Actor, Vice Chair SAG-AFTRA Performers with Disability Committee, Member International Council on Disability, Ruderman Family Foundation
WHAT ALTERNATIVES DOES SOCIAL MEDIA OFFER?
11:35 a.m.–1:00 p.m.
Moderator: DENISE MANN, Co-director, Transforming Hollywood; Professor and Head of the Producers Program, UCLA School of Theater, Film and Television
This panel explores social media as a powerful tool for artists, activists and influencers to express their voices of diversity and dissent outside the Hollywood mainstream. Social influencers are a new breed of online creator whose ability to thrive in the platform economy depends on their facility with social media connectivity to amass a dedicated following of online users. Fans who become invested in a favorite artist or musician can help spread their messages of change across an exponentially wider circle of social media communities. While guaranteed a paycheck via "work-for-hire" contracts, Hollywood talent lack essential power and agency because they don’t control the copyright for their artistic work. In contrast, actor-creator-entrepreneurs such as Freddie Wong and Issa Rae are running mini-studios of their own making and retaining part or full ownership of their creations; at the same time, they must use a variety of social media tools to keep their voices heard above the din of clickbait and app fatigue. This new breed of online creator also needs powerful advocates: TV showrunners who understand how to navigate the Hollywood system; talent managers who know how to connect creators with alternative voices to their fans; and tech experts who can tweak algorithms so that streaming content aggregators serve artists as well as platform founders. Welcome to the platform economy.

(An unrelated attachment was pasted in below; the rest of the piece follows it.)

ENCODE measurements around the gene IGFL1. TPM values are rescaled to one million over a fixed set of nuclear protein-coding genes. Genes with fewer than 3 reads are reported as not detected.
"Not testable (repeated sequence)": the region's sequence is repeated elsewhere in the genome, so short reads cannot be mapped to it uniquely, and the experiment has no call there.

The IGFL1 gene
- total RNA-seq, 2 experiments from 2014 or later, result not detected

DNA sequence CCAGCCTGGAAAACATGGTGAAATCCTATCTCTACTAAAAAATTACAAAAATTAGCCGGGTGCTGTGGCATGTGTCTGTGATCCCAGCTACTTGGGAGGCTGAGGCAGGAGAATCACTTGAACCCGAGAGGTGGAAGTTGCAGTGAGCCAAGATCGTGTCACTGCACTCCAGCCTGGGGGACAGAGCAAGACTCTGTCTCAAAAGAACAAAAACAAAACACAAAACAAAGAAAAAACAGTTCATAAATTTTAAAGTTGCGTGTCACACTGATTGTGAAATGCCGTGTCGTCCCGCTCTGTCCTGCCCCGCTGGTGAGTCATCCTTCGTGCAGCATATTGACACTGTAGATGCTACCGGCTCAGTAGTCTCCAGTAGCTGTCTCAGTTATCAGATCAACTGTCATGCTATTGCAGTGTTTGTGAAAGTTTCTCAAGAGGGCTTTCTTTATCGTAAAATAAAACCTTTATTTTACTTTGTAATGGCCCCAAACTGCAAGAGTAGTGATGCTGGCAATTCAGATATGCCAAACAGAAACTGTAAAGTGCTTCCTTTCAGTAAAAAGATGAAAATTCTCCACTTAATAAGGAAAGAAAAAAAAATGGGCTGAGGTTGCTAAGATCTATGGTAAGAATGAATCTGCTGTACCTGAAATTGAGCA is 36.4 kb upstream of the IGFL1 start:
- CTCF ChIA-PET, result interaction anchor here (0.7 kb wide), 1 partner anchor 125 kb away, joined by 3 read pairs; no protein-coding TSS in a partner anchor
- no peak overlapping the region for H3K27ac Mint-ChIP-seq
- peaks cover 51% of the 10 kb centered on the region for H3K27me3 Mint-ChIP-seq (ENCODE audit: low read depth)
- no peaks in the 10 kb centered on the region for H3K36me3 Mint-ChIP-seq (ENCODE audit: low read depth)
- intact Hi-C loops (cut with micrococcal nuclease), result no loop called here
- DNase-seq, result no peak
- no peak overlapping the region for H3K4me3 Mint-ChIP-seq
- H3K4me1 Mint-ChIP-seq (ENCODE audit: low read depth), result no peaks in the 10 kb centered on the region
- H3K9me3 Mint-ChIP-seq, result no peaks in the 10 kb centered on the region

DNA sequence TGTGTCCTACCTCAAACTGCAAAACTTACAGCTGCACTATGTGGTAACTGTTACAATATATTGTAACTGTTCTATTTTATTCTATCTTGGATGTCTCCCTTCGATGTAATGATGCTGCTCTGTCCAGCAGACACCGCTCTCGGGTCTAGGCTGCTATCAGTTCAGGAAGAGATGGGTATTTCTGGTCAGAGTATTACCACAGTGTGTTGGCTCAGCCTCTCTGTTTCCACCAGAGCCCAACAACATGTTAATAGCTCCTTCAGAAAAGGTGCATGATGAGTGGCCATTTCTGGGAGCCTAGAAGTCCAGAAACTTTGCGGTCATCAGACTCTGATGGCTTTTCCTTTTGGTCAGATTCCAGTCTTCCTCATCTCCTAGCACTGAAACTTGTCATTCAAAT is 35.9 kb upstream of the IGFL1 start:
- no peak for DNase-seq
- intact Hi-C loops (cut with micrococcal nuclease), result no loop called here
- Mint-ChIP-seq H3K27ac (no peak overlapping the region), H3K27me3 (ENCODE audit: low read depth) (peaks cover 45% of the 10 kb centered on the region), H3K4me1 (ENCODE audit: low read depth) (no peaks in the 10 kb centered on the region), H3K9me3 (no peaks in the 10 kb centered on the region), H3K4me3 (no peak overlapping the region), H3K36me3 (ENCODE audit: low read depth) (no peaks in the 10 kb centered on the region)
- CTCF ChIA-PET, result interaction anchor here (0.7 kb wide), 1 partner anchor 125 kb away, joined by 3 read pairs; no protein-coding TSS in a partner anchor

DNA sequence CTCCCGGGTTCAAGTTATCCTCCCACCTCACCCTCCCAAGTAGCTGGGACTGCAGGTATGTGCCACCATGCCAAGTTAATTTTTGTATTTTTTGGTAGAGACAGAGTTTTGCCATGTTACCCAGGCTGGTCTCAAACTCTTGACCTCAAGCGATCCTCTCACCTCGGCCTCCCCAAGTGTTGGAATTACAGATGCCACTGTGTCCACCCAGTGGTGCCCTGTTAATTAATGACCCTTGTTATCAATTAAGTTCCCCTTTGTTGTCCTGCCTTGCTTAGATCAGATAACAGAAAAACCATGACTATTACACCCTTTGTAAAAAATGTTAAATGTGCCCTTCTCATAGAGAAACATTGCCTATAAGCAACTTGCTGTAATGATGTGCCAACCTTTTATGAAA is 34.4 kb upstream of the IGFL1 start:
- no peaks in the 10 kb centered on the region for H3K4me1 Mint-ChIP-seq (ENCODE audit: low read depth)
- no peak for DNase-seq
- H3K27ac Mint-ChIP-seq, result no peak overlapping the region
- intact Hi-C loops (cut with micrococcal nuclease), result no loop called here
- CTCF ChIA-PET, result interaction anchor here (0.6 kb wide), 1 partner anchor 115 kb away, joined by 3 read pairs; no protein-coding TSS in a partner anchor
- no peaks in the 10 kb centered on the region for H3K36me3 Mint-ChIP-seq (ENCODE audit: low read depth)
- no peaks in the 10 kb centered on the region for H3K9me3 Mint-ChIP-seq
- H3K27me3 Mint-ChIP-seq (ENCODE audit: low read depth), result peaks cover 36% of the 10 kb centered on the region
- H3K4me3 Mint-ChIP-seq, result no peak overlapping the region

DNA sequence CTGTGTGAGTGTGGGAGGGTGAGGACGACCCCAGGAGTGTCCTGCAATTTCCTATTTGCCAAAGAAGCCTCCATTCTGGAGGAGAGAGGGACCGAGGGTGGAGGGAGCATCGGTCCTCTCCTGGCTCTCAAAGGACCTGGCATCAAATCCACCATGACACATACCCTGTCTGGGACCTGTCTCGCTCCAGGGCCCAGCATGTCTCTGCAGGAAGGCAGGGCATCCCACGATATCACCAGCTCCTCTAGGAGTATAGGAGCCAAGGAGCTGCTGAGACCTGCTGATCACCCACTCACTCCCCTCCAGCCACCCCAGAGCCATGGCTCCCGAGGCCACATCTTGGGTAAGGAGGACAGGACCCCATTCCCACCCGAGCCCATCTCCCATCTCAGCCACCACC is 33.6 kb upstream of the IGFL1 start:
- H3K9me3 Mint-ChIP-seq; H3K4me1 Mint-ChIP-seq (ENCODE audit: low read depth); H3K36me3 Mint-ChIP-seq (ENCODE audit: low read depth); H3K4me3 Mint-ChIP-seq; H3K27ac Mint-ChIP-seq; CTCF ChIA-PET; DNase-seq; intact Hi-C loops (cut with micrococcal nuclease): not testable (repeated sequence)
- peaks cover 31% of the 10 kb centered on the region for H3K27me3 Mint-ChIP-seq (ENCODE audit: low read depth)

Founder, Atom Factory; Global Head, Creative Services, Spotify
Associate Professor, Arizona State University; author Laughing Mad: The Black Comic Persona in Post-Soul America
Executive Producer/Showrunner, HBO’s Insecure (based on Issa Rae’s web series, The Misadventures of an Awkward Black Girl)
Director, Co-Founder and CEO, RocketJump; online video pioneer and VFX artist
1:00 p.m.–2:00 p.m.
Dining options available on campus
HOW DO WE CHANGE THE SCRIPT?
2:00 p.m.–3:50 p.m.
Moderator: HENRY JENKINS, Provost Professor of Communication, Journalism, Cinematic Arts and Education, University of Southern California
Within the entertainment industry, genre conventions help to shape what stories get told and how productions get promoted and marketed. Many of today’s creators find themselves pushing against taken-for-granted assumptions and long-standing formulas, and as a consequence, often fall back on old tropes and stereotypes. Both realist and fantastical genres offer opportunities for "changing the script" but they also bring historical baggage — old ideas about race, gender, sexuality and disability. The news media like to focus on the white male backlash in fandom but many active fans are embracing these changes and, indeed, modeling through their creative responses what more diverse genre entertainment might look like. Activists are asking critical questions about the ways even more diverse and inclusive productions fall short of our hopes. So, how do we change the script? How do we embrace new stories? How do we tell the old stories differently? And what role can the fantastical or speculative genres perform in imagining alternatives to current racial realities?
GRACE L. DILLON